16.1 – Calculating Volatility on Excel
In the previous chapter, we introduced the concept of standard deviation and how it can be used to evaluate ‘Risk or Volatility’ of a stock. Before we move any further on this topic I would like to discuss how one can calculate volatility. Volatility data is not easily available, hence its always good to know how to calculate the same yourself.
Of course in the previous chapter we looked into this calculation (recall the Billy & Mike example), we outlined the steps as follows –
- Calculate the average
- Calculate the deviation – Subtract the average from the actual observation
- Square and add up all deviations – this is called variance
- Calculate the square root of variance – this is called standard deviation
The purpose of doing this in the previous chapter was to show you the mechanics behind the standard deviation calculation. In my opinion it is important to know what really goes beyond a formula, it only enhances your insights. In this chapter however, we will figure out an easier way to calculate standard deviation or the volatility of a given stock using MS Excel. MS Excel uses the exact same steps we outlined above, just that it happens at a click of a button.
I’ll give you the border steps involved first and then elaborate on each step –
- Download the historical data of closing prices
- Calculate the daily returns
- Use the STDEV function
So let us get to work straight away.
Step 1 – Download the historical closing prices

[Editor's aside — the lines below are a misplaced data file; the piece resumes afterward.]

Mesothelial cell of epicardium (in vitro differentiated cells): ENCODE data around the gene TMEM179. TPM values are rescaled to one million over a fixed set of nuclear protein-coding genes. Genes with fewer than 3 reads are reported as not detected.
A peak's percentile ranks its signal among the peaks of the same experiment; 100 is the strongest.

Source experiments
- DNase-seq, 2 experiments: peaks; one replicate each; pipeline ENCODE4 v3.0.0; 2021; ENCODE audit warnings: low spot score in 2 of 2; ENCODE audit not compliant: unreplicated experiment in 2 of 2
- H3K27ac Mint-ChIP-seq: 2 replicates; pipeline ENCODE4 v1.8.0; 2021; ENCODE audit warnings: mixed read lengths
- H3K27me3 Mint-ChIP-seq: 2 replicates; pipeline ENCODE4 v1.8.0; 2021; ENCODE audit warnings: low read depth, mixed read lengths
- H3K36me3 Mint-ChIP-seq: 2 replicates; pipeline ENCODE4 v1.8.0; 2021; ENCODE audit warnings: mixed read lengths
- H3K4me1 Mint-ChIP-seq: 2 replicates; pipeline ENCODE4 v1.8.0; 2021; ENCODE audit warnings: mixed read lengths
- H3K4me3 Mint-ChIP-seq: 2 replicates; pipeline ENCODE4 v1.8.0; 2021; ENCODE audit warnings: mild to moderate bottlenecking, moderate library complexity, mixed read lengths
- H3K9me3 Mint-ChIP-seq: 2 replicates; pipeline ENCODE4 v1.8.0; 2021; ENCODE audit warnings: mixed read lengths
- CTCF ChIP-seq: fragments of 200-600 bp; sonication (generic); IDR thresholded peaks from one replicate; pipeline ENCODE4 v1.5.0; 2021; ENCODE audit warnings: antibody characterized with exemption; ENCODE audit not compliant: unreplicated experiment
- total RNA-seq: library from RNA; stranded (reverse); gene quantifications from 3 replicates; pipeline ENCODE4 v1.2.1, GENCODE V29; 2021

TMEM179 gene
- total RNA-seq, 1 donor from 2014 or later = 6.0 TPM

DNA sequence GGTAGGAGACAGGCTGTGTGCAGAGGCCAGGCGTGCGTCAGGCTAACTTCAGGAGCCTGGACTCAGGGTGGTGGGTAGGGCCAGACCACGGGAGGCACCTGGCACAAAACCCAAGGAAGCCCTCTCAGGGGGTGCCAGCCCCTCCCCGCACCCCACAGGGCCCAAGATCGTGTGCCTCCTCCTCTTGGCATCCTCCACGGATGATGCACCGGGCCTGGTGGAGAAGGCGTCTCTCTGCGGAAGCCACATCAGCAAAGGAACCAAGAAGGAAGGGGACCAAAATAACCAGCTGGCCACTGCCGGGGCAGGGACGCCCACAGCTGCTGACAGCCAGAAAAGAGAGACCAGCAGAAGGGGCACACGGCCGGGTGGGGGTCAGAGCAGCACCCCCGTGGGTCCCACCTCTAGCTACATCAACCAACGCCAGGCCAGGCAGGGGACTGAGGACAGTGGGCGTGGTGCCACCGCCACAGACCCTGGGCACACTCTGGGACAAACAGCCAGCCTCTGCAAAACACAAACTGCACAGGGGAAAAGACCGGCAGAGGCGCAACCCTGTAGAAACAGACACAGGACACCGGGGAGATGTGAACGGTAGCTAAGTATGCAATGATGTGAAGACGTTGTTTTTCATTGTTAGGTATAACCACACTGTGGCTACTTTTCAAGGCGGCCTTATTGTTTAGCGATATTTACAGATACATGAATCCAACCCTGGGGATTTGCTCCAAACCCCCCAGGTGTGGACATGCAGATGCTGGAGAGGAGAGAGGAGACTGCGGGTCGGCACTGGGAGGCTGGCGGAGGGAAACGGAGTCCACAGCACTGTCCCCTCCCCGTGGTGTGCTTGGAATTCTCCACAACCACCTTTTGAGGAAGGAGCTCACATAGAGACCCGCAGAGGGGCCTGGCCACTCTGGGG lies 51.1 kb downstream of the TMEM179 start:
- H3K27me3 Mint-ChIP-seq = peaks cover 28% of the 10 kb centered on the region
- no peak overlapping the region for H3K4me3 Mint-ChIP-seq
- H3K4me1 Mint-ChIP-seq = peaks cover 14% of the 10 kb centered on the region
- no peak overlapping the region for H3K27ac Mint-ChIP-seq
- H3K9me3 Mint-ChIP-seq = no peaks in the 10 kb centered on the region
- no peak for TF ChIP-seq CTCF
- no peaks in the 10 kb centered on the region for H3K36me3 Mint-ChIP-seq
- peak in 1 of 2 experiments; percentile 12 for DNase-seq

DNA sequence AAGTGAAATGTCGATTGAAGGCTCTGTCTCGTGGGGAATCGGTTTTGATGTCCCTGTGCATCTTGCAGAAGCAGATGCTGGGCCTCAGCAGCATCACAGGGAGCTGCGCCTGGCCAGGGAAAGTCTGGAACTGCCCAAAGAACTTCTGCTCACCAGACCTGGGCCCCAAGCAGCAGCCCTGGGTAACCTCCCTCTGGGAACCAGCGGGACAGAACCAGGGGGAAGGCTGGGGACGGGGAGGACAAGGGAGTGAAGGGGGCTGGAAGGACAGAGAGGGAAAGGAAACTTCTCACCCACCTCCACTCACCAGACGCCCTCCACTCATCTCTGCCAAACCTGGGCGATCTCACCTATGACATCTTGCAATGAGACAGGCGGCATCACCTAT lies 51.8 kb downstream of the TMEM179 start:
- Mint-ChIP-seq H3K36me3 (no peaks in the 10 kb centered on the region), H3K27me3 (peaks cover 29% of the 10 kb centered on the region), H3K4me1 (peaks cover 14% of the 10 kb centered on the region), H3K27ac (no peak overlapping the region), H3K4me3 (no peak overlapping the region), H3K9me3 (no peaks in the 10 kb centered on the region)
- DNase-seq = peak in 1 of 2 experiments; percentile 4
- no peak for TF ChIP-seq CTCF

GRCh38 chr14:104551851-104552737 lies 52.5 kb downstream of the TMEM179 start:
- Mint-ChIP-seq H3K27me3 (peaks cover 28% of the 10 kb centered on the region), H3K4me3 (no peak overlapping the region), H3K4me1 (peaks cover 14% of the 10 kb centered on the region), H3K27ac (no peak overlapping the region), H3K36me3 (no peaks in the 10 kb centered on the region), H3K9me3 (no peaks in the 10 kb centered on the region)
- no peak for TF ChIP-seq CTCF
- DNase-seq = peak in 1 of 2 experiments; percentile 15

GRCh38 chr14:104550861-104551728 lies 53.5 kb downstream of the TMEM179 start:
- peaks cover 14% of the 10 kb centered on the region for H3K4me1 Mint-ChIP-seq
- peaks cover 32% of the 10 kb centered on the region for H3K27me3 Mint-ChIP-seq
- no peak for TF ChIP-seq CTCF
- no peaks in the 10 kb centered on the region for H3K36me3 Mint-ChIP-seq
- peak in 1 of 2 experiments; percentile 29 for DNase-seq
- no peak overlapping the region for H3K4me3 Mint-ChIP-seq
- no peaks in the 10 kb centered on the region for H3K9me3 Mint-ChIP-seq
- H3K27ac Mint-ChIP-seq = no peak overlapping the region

You can do this from any data source that you have. Some of the free and reliable data sources are NSE India website and Yahoo Finance.
I will take the data from NSE India for now. At this point I must tell you that NSE’s website is quite resourceful, and in terms of information provided, I guess NSE’s website is one of the best stock exchange websites in the world.
Anyway, in this chapter let us calculate Wipro’s volatility. To download the historical closing prices, visit – http://www.nseindia.com/products/content/equities/equities/equities.htm and click on historical data and select the search option.
Here is a snapshot where I have highlighted the search option –
Once you hit search, a set of fields open up, filling them up is quite self explanatory – just fill in the required details and hit ‘Get Data’. Do make sure you get the data for the last 1 year. The dates that I have selected here is from 22nd July 2014 to 21st July 2015.
Once you hit ‘get data’, NSE’s website will query your request and fetch you the required data. At this point you should see the following screen –
Once you get this, click on ‘Download file in CSV format’ (highlighted in the green box), and that’s it.
You now have the required data on Excel. Of course along with the closing prices, you have tons of other information as well. I usually like to delete all the other unwanted data and stick to just the date and closing price. This makes the sheet look clutter free and crisp.
Here is a snapshot of how my excel sheet looks at this stage –
Do note, I have deleted all the unnecessary information. I have retained just the date and closing prices.
Step 2 – Calculate Daily Returns
We know that the daily returns can be calculated as –
Return = (Ending Price / Beginning Price) – 1
However for all practical purposes and ease of calculation, this equation can be approximated to:
Return = LN (Ending Price / Beginning Price), where LN denotes Logarithm to Base ‘e’, note this is also called ‘Log Returns’.
Here is a snap shot showing you how I’ve calculated the daily log returns of WIPRO –
I have used the Excel function ‘LN’ to calculate the long returns.
Step 3 – Use the STDEV Function